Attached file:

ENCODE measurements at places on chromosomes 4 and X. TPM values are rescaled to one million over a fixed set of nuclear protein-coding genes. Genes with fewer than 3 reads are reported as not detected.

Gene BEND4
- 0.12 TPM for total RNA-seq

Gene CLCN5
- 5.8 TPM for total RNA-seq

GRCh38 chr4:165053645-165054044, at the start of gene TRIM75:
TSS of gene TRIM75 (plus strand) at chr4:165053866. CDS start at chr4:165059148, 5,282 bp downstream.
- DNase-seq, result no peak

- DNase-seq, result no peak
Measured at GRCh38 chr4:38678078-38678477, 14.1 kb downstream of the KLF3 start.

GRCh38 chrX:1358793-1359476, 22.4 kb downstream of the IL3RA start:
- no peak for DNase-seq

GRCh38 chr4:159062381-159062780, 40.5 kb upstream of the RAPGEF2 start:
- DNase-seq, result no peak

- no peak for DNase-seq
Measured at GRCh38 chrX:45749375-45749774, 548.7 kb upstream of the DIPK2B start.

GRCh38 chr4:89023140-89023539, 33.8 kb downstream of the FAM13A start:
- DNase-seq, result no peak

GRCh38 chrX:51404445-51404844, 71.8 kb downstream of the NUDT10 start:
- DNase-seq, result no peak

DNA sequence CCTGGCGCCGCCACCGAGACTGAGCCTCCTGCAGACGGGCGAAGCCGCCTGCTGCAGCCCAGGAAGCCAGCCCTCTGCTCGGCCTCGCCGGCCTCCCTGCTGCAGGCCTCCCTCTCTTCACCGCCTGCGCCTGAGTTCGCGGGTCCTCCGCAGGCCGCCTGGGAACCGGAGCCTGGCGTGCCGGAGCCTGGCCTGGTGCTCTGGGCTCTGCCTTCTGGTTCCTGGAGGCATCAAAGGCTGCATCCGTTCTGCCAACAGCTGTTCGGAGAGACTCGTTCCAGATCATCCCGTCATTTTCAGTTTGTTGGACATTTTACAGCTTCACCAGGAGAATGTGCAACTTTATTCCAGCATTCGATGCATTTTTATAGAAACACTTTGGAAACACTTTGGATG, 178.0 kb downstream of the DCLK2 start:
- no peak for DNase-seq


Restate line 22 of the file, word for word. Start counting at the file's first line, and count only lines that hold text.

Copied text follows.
- no peak for DNase-seq